I like the idea of a Control Account. I do use the Bank Reconciliation utility - but only as a check on my own work and not as a reporting tool or anything like that. I do realise that I’d have to use the total of the two accounts when performing a check like that. I guess I’d have to keep an eye on the ‘balance after import’ figure that’s reported when I’m importing a bank statement (another of my favourite checks).

I reckon I’ll run a test on that and see how it goes.

Thank you for your time and your advice; it has helped. Much appreciated.



That looks like a pretty neat way of doing it !!

I’ll run a test on that idea - but it feels good - even for a novice like me.

Thank you for your time and consideration of my problem - muchly appreciated.


@StephenJ there’s absolutely no reason why you cannot apply bith @p4unger and @AJD methods, one of them helps with liquidity management and the other with bookkeeping.

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Hi @Ealfardan,

Yep - they’re both good solutions. I’m not under time pressure - so I’m going to run a test on each solution and see what works best for my situation.


@AJD suggestion would be my preferred option except when you need the funds.
The funds would be spent from the bank account so instead of the second journal do a payment.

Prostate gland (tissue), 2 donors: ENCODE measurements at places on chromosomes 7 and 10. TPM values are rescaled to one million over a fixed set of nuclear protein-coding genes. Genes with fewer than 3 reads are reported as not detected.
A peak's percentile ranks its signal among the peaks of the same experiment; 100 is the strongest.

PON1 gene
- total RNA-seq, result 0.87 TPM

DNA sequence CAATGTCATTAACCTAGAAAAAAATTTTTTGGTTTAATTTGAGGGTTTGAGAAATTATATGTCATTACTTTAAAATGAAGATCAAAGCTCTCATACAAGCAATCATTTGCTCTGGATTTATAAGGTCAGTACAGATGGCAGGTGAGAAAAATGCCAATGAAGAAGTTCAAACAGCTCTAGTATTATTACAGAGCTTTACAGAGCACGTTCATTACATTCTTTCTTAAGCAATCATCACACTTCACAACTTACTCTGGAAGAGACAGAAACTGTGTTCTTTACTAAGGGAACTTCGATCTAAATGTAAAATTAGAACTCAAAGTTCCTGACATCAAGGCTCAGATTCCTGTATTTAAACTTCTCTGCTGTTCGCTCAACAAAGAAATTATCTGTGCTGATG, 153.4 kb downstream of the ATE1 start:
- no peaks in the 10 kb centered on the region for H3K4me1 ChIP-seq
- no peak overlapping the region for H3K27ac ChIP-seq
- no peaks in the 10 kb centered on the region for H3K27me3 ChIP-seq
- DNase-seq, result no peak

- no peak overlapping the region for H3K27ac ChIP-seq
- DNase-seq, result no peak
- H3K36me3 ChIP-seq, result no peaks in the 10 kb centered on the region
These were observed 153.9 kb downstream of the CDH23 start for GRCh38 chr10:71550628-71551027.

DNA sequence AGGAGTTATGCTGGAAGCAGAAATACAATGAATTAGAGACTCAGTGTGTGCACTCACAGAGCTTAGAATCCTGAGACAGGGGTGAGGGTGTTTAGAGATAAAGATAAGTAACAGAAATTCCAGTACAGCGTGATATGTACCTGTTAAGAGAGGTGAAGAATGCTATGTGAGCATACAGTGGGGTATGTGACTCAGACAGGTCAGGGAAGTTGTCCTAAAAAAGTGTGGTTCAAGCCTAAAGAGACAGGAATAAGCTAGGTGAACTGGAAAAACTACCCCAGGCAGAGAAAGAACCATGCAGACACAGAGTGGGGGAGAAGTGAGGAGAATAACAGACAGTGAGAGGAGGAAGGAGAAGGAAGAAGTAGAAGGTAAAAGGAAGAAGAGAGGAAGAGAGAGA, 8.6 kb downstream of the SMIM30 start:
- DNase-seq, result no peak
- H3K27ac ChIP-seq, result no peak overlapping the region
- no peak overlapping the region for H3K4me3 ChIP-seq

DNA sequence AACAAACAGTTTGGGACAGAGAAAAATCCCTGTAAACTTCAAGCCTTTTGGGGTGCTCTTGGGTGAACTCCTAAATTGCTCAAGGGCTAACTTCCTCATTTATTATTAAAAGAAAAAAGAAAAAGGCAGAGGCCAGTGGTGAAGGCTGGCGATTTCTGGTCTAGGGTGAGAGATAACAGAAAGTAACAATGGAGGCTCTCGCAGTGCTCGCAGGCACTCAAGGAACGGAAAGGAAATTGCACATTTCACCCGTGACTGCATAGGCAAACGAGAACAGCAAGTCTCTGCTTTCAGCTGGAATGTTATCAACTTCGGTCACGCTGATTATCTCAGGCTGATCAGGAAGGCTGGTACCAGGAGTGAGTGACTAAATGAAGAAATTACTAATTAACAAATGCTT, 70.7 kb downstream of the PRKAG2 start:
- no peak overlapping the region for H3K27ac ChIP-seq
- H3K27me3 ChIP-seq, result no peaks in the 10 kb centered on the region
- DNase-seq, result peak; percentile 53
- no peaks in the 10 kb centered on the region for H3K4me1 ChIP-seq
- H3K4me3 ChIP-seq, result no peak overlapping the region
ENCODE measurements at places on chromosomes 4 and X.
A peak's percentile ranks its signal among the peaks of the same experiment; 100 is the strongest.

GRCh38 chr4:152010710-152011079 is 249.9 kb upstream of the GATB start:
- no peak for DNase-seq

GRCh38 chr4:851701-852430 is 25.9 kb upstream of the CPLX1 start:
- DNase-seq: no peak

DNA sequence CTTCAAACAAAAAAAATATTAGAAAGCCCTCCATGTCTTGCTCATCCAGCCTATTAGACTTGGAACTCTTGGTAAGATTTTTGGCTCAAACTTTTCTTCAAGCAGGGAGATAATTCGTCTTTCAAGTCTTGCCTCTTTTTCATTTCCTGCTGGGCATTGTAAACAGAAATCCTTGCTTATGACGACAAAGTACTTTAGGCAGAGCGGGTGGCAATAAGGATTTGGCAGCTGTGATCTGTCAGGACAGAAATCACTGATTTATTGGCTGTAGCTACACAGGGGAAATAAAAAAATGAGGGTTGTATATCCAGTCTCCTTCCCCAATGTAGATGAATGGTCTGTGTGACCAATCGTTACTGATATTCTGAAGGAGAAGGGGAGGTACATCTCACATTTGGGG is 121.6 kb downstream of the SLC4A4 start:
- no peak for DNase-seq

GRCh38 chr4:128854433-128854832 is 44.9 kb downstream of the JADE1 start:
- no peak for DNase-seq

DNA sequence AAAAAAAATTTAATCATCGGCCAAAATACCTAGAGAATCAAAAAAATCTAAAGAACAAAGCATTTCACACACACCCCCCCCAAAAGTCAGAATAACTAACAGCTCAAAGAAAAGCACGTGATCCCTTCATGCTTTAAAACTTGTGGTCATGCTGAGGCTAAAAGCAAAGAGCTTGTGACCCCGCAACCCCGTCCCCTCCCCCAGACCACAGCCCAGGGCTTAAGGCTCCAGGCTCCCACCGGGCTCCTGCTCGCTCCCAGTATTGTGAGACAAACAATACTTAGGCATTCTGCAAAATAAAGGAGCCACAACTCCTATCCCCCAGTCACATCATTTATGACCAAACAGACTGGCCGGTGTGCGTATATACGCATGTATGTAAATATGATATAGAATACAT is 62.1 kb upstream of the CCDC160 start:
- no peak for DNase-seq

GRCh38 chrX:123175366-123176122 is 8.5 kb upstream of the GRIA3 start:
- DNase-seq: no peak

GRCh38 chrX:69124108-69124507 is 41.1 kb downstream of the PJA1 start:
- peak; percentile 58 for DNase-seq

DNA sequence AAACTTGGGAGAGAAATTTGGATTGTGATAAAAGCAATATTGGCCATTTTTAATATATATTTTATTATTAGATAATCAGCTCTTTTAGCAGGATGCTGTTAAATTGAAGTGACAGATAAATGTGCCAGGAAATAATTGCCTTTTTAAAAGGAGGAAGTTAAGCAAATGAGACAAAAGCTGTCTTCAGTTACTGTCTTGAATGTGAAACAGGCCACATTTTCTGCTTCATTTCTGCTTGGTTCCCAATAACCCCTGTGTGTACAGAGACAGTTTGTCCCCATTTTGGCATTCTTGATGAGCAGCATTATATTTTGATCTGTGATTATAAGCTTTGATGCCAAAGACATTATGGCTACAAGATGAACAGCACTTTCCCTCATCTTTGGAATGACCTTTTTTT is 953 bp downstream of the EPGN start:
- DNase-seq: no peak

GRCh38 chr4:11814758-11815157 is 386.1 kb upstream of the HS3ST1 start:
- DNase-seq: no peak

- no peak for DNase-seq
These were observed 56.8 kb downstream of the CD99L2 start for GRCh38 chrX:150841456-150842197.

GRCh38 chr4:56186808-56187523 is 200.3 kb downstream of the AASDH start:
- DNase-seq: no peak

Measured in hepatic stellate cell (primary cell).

Cr Bank
Dr Natural Disaster Reserve.

Otherwise the payment would need to go to a P&L account which may distort your club’s reporting.

I stand by my post as I believe that the expenditure on disaster relief would need to be an expense in the P&L statement for full disclosure.

The journals are only a means of keeping a record of remaining funds in the disaster relief reserve.

So, not putting the payment through the P&L would be a distortion.

The reserve is an alternative to a trust account.
Payments from it wouldn’t be P&L related as they aren’t a club operating expense.
They are a distribution of the reserve.

Your first journal sets up the reserve by transferring “funds” out of retained earning.
But your second journal cancels the reserve, by returning “funds” back to retained earnings.
However the funds have been expended, not retained.

In my opinion, disaster relief is not one of the core functions of the beekeeping club. As far as I understand, disaster relief has no other purpose than to provide money.
Therefore, depositing the 5% from the subscription fee can only be done if the loss and profit position and the balance sheet allows it.
My advice would be, annually transfer the amount to the balance sheet item [Natural Disaster Reserve] upon approval of the annual financial statements and validated by the board.
As AJD wrote:
CR Retained Earnings
DR Natural Disaster Reserve

If disbursement from this reserve is required, do so on a case-by-case basis. I assume that any request for disbursement from this reserve must be validated and approved by the board, and that the affected beekeeper will receive money, not goods purchased by the beekeeping club.
As Brucanna wrote:
Cr Bank
Dr Natural Disaster Reserve.

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It becomes a function of the bookkeeping club as soon as they choose to spend money on it.

In my opinion it is no different to a business donating to a charity.

  • It may have tax implications
  • It may have a marketing benefit
  • It does involve share holders funds
  • Expenditure trends over time are important
  • It effects club cash reserves (even if it is donated for a range of purposes [more than one disaster may occur relevant to a bookkeeping club])
  • It is a business expense

I agree it need member support for the expenditure but so does every other expense

It can actually be done quite easily.